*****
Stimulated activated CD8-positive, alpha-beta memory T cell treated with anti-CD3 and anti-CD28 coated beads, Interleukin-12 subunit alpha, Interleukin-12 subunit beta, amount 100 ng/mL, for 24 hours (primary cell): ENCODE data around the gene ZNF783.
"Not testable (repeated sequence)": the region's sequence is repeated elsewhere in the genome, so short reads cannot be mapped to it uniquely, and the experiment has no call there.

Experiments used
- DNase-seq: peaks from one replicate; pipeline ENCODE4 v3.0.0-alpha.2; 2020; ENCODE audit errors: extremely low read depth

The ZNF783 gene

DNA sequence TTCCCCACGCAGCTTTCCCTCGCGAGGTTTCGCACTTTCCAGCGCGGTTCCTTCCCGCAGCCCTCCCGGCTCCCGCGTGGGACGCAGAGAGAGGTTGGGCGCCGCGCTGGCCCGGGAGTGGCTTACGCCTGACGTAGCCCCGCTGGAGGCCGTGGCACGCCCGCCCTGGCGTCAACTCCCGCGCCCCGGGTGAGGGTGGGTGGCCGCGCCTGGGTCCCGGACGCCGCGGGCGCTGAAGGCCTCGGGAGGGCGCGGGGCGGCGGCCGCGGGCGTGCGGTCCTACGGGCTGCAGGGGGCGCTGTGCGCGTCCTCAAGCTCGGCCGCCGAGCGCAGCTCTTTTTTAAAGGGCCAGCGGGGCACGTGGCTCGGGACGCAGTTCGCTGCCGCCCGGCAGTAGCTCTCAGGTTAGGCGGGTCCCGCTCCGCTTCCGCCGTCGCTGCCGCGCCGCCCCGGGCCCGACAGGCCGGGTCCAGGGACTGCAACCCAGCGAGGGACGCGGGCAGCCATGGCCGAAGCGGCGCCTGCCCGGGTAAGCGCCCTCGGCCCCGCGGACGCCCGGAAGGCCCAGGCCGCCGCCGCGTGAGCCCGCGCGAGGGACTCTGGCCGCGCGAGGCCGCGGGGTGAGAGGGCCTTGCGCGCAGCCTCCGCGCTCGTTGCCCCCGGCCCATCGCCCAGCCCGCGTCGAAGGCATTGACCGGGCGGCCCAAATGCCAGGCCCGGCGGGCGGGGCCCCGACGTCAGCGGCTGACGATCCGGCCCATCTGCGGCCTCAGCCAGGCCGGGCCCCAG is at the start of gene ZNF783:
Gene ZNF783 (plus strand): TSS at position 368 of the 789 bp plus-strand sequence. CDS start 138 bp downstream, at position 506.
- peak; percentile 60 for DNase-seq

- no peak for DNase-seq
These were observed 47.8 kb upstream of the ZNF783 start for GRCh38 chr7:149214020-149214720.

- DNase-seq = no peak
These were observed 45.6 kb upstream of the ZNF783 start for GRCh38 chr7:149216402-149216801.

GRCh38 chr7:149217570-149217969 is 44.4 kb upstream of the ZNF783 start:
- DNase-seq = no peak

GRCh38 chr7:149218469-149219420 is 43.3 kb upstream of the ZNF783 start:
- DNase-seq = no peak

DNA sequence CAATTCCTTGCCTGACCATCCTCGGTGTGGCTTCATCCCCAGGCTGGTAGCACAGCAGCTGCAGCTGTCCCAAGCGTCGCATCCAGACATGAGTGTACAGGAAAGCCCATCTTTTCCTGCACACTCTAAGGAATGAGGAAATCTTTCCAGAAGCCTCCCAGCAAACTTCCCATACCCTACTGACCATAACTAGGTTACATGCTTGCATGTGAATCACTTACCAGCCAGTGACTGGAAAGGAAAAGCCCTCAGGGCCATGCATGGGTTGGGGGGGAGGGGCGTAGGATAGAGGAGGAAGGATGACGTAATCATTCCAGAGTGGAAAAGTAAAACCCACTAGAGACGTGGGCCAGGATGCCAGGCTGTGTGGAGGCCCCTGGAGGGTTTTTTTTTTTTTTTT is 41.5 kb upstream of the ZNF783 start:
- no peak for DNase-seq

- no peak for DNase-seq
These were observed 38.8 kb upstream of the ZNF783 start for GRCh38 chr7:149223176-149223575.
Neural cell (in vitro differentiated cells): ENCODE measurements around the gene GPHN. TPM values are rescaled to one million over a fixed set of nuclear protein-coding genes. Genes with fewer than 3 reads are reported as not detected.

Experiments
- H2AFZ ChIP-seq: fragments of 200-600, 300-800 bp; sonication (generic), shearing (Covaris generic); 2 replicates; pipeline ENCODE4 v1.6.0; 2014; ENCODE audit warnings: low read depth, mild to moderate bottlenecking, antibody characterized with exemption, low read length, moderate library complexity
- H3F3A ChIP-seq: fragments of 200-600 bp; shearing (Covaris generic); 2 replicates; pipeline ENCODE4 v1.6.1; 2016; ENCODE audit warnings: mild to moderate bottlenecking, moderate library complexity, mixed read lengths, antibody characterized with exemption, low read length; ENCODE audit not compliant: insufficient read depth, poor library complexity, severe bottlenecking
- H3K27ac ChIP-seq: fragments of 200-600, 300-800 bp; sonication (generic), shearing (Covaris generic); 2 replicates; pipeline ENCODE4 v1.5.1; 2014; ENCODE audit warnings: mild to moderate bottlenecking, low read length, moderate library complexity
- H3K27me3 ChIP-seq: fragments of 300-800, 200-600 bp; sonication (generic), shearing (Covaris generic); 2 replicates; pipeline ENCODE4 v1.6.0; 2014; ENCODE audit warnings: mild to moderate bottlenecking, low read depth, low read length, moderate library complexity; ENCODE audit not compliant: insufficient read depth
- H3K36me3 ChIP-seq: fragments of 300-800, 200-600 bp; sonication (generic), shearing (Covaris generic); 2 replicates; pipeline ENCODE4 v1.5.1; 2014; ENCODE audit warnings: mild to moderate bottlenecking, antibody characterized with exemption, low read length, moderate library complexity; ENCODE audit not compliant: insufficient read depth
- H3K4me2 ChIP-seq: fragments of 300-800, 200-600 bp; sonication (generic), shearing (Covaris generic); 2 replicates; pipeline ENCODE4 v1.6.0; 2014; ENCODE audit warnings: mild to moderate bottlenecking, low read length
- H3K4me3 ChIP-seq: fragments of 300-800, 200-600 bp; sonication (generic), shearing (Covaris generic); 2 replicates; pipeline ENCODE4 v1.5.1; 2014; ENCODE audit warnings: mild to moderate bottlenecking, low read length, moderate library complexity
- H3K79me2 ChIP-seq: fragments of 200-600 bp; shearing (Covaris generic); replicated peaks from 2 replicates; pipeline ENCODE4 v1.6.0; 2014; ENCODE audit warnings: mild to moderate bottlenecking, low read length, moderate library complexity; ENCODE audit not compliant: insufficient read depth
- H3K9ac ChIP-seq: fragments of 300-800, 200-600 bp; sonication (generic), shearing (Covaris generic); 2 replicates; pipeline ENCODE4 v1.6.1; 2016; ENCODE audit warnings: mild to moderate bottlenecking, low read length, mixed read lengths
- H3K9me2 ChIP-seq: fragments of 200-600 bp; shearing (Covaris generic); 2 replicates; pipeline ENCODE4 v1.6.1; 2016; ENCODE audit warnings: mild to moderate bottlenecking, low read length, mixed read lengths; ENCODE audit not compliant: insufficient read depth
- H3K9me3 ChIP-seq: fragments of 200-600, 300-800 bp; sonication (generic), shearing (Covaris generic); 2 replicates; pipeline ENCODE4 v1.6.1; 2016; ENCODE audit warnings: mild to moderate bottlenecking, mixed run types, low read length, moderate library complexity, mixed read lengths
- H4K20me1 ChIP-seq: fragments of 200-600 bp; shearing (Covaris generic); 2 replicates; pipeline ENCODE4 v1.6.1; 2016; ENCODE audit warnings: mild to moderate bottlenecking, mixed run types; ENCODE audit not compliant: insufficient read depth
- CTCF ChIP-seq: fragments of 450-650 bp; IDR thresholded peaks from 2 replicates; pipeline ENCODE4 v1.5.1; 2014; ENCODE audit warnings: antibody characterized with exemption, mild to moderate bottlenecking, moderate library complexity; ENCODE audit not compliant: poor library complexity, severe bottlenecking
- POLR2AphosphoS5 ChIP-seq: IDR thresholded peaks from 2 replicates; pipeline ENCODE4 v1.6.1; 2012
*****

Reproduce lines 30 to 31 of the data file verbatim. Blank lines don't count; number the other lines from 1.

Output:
- H3K79me2 ChIP-seq: fragments of 200-600 bp; shearing (Covaris generic); replicated peaks from 2 replicates; pipeline ENCODE4 v1.6.0; 2014; ENCODE audit warnings: mild to moderate bottlenecking, low read length, moderate library complexity; ENCODE audit not compliant: insufficient read depth
- H3K9ac ChIP-seq: fragments of 300-800, 200-600 bp; sonication (generic), shearing (Covaris generic); 2 replicates; pipeline ENCODE4 v1.6.1; 2016; ENCODE audit warnings: mild to moderate bottlenecking, low read length, mixed read lengths